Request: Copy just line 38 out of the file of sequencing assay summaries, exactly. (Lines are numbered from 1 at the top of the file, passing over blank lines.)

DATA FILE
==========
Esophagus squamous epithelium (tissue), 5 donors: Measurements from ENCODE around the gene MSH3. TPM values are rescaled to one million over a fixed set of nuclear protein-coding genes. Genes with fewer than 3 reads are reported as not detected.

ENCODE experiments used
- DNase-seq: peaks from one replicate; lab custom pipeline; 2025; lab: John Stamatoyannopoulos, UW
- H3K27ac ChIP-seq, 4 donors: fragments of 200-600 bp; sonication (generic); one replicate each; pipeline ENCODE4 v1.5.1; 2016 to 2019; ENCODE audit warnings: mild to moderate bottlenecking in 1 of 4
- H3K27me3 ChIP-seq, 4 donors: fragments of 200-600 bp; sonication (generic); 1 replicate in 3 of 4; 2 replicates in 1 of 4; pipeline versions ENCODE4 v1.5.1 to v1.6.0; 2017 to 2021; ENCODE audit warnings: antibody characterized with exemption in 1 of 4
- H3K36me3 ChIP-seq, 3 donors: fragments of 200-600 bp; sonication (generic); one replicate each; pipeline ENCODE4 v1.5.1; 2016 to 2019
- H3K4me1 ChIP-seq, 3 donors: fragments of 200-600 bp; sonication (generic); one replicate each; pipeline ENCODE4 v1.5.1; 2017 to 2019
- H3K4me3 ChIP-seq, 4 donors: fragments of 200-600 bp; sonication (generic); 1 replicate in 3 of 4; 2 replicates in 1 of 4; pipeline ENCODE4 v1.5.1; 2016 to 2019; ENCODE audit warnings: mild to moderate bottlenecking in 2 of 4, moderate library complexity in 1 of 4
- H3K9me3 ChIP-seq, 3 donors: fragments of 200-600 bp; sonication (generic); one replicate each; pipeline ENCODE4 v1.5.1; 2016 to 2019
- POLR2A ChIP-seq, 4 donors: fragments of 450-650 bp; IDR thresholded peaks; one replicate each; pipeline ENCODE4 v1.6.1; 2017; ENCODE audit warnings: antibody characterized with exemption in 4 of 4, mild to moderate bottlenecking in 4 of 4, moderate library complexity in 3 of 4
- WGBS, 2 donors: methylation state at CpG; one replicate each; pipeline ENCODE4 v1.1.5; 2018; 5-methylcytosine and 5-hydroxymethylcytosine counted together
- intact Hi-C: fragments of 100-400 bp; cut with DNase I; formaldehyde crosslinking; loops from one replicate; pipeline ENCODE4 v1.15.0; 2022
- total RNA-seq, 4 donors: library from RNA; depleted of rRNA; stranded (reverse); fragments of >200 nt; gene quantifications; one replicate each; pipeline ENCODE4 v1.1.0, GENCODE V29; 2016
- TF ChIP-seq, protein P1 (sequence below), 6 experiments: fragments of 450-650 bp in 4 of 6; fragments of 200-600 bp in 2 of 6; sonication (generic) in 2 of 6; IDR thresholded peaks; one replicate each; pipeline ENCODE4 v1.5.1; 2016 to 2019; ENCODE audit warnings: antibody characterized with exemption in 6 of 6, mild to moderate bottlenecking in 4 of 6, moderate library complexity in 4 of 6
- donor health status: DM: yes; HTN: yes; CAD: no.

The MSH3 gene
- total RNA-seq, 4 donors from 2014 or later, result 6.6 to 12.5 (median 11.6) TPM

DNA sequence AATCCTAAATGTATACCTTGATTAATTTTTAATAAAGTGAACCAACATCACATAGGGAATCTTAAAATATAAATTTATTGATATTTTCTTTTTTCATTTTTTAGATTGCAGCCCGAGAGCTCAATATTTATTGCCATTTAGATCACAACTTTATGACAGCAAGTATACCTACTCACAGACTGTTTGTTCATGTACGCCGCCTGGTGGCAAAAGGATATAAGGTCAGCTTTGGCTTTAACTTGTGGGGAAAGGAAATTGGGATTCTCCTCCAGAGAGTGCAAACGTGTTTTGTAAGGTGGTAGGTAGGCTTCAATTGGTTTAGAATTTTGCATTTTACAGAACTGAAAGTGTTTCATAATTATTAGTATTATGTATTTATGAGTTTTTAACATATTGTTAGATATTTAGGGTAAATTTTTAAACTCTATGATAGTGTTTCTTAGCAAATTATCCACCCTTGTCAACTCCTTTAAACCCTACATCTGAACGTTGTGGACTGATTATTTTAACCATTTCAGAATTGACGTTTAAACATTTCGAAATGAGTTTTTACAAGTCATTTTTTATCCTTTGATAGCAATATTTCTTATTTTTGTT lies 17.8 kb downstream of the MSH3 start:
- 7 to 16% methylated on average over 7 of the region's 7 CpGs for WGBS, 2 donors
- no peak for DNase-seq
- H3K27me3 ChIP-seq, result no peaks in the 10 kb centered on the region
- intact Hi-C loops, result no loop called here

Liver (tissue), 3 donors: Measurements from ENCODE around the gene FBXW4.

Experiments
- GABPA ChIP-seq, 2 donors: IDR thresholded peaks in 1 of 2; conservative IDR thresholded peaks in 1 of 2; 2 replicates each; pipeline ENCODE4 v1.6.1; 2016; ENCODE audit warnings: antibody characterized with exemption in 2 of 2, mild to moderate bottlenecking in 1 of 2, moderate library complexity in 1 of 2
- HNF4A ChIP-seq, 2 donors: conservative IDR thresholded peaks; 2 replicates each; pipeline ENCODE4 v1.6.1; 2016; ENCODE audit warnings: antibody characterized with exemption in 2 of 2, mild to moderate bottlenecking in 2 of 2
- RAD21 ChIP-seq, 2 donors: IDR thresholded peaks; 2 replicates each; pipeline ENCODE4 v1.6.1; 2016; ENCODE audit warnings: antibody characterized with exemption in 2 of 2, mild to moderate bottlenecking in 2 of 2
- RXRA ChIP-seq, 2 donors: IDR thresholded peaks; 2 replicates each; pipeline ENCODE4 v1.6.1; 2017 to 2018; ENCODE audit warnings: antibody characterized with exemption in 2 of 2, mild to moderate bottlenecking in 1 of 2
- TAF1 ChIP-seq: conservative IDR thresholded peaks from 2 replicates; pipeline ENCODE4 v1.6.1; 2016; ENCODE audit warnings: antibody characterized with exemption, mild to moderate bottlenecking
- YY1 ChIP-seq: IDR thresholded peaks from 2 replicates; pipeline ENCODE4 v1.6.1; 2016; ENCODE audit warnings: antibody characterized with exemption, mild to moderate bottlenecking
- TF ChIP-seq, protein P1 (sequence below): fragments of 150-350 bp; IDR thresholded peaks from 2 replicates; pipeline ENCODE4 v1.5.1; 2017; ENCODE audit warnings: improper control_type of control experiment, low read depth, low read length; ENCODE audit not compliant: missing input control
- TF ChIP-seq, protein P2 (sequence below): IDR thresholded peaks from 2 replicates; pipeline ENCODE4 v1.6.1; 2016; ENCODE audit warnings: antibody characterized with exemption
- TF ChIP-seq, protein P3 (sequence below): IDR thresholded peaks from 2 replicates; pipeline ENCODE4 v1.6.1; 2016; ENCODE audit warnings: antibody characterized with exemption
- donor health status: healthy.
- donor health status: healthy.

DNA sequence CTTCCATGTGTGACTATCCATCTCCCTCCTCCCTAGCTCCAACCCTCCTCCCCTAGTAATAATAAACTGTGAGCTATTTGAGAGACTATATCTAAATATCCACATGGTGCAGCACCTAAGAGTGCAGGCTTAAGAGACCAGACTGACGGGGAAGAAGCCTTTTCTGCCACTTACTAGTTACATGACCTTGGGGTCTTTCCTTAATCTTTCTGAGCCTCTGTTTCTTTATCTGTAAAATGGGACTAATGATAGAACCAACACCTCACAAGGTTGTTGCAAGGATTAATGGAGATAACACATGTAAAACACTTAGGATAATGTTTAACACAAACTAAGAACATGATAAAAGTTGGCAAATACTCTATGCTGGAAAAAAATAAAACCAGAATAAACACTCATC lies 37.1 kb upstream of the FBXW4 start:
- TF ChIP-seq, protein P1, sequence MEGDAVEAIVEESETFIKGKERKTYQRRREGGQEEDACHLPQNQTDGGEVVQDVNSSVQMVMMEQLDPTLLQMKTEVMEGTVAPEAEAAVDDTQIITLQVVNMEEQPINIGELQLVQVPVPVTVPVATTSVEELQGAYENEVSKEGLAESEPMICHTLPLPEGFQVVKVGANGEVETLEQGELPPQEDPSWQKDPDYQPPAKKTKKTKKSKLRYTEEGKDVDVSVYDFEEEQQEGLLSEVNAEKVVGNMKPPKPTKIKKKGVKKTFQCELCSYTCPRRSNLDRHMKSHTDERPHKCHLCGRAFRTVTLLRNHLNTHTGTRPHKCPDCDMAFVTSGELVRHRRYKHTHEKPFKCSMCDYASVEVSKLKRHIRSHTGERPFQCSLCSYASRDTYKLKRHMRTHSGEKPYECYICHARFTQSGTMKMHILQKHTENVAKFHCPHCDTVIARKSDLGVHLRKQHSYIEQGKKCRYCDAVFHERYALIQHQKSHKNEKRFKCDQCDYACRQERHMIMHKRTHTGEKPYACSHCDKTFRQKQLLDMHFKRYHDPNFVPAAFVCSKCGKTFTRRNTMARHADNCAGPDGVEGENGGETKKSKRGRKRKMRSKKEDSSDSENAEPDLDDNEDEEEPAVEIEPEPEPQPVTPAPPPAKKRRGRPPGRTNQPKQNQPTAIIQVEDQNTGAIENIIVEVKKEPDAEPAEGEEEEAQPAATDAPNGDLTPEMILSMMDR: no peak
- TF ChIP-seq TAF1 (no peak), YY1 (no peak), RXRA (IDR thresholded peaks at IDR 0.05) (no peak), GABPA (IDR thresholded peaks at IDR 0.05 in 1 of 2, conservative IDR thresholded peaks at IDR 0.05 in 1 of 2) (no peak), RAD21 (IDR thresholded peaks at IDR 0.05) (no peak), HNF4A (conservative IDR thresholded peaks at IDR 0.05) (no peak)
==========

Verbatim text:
- TF ChIP-seq TAF1 (no peak), YY1 (no peak), RXRA (IDR thresholded peaks at IDR 0.05) (no peak), GABPA (IDR thresholded peaks at IDR 0.05 in 1 of 2, conservative IDR thresholded peaks at IDR 0.05 in 1 of 2) (no peak), RAD21 (IDR thresholded peaks at IDR 0.05) (no peak), HNF4A (conservative IDR thresholded peaks at IDR 0.05) (no peak)